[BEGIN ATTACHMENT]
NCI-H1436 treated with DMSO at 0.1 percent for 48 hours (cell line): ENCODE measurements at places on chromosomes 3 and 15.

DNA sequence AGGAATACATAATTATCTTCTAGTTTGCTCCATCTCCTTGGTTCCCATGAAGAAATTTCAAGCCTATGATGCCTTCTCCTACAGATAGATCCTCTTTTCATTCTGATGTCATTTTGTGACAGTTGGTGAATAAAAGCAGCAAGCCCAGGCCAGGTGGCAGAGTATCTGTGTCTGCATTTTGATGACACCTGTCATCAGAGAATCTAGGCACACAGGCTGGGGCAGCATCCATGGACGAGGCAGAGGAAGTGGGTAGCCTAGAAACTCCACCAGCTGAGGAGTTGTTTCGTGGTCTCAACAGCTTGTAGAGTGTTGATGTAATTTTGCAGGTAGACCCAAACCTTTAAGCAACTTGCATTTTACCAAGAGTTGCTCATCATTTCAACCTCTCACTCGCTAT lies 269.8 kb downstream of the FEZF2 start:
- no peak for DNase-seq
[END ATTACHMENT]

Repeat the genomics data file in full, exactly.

NCI-H1436 treated with DMSO at 0.1 percent for 48 hours (cell line): ENCODE measurements at places on chromosomes 3 and 15.

DNA sequence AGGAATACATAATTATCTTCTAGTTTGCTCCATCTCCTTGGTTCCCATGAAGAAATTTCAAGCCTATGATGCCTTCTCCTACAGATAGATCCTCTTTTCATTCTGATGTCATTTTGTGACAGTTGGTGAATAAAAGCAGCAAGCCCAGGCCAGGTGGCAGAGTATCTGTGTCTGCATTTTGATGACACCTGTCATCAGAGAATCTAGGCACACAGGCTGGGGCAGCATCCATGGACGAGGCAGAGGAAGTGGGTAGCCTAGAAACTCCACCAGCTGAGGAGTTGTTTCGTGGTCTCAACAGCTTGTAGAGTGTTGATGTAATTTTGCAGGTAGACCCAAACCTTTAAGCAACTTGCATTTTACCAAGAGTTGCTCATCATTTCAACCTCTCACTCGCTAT lies 269.8 kb downstream of the FEZF2 start:
- no peak for DNase-seq